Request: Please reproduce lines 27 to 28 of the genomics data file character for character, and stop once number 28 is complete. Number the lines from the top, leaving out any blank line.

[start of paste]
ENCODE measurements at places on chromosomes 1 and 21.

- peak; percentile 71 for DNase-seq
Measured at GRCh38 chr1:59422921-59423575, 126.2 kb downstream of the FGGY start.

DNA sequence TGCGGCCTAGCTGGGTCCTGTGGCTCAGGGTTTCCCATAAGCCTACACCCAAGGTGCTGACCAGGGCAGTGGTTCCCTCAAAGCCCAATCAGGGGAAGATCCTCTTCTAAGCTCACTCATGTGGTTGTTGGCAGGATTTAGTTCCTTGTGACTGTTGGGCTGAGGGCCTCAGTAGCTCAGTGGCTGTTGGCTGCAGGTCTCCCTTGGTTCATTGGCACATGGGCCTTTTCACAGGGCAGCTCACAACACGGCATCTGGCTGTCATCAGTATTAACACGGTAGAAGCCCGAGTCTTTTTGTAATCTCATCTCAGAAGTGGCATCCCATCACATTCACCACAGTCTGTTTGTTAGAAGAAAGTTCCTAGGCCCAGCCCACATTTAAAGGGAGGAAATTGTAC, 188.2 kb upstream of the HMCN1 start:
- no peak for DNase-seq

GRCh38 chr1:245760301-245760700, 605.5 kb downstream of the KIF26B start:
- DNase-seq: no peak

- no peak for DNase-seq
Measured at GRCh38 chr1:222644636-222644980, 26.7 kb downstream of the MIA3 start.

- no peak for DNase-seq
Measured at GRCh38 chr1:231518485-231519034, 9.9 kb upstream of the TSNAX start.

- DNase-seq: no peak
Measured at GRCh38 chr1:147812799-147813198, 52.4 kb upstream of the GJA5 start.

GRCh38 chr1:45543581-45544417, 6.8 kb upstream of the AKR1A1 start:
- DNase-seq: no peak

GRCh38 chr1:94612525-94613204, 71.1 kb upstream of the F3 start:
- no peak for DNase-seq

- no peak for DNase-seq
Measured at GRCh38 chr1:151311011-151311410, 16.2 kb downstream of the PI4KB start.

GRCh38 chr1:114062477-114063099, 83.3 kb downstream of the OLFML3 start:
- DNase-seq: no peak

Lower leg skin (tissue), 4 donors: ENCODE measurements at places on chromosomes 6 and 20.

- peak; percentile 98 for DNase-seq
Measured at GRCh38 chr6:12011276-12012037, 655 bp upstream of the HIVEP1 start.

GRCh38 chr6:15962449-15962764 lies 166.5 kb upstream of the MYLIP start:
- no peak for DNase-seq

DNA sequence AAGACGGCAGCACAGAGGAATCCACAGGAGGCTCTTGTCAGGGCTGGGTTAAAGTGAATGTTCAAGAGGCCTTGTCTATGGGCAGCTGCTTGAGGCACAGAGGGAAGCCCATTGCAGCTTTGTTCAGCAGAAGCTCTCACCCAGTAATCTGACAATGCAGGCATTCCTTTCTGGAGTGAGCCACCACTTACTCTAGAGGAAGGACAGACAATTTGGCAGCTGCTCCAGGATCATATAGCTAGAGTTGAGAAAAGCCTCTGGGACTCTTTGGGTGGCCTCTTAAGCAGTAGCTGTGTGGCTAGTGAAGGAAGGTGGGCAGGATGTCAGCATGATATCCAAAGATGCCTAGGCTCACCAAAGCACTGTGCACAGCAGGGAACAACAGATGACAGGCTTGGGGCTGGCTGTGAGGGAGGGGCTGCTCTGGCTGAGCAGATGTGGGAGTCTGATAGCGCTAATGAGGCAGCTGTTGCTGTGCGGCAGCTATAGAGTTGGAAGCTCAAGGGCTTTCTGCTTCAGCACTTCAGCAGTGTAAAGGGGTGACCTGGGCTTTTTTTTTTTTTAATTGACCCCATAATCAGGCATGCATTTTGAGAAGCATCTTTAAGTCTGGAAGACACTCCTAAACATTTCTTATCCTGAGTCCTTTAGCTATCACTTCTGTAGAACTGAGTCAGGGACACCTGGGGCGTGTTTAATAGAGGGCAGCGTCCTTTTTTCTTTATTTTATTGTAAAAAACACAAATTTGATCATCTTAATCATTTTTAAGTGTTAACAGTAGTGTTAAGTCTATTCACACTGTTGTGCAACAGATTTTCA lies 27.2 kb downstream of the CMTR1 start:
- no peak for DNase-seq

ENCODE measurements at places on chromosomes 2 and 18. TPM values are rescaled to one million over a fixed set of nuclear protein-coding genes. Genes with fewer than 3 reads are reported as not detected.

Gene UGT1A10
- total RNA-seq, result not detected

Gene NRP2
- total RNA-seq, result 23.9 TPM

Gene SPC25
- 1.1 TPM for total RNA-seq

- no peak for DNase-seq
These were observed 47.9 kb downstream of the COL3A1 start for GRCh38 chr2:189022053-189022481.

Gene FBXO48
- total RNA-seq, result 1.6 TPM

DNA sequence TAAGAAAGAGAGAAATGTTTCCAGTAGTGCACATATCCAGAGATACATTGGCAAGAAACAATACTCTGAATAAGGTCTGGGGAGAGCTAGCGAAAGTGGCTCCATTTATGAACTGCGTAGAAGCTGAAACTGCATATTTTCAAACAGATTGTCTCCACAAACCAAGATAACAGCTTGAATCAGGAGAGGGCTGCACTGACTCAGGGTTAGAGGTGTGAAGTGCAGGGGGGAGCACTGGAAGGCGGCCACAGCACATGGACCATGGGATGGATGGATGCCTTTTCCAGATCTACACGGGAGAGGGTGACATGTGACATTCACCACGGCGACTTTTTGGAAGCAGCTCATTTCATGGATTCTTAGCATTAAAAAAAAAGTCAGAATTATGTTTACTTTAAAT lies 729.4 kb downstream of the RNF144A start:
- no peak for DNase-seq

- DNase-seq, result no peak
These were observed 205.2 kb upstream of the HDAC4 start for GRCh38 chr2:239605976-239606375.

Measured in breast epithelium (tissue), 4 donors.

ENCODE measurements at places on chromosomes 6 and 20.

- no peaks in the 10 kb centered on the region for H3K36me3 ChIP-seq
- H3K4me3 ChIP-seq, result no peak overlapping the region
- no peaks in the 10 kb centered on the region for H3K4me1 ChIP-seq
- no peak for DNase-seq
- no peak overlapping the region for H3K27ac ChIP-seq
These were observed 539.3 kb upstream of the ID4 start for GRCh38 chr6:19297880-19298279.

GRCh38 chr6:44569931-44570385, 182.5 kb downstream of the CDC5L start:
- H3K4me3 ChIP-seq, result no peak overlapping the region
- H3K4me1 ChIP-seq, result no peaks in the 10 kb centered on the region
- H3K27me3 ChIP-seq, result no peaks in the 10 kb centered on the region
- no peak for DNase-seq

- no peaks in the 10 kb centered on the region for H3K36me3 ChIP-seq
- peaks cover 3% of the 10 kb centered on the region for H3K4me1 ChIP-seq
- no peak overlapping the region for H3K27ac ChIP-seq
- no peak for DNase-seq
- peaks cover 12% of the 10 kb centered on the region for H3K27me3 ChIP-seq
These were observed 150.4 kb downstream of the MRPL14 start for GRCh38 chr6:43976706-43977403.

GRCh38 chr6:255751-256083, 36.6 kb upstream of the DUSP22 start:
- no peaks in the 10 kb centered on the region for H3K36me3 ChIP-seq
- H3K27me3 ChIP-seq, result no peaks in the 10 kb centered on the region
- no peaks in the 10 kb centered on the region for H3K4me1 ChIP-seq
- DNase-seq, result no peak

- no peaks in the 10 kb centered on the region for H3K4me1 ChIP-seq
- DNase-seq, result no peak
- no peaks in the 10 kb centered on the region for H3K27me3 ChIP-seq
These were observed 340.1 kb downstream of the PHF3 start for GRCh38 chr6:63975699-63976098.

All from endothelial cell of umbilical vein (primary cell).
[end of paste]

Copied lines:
DNA sequence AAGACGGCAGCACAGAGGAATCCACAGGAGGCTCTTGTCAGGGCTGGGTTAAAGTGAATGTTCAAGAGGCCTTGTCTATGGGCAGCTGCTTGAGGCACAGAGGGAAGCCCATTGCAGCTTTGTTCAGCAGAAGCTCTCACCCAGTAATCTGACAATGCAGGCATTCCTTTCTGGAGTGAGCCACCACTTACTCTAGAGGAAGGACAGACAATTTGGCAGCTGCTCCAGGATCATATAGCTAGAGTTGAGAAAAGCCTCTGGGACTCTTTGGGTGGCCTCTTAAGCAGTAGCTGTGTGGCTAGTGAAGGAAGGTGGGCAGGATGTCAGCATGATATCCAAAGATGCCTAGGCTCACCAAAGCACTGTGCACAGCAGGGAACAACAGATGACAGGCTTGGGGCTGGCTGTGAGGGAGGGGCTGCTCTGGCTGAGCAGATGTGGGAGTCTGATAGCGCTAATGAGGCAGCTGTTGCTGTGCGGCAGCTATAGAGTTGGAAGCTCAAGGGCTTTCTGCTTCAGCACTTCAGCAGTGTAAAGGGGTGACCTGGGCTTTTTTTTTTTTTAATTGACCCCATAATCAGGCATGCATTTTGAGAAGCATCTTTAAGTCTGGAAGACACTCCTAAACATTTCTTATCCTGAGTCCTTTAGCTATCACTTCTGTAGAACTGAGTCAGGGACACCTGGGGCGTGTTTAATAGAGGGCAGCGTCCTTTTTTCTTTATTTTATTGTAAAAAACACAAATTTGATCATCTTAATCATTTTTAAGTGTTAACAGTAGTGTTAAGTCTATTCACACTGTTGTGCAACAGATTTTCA lies 27.2 kb downstream of the CMTR1 start:
- no peak for DNase-seq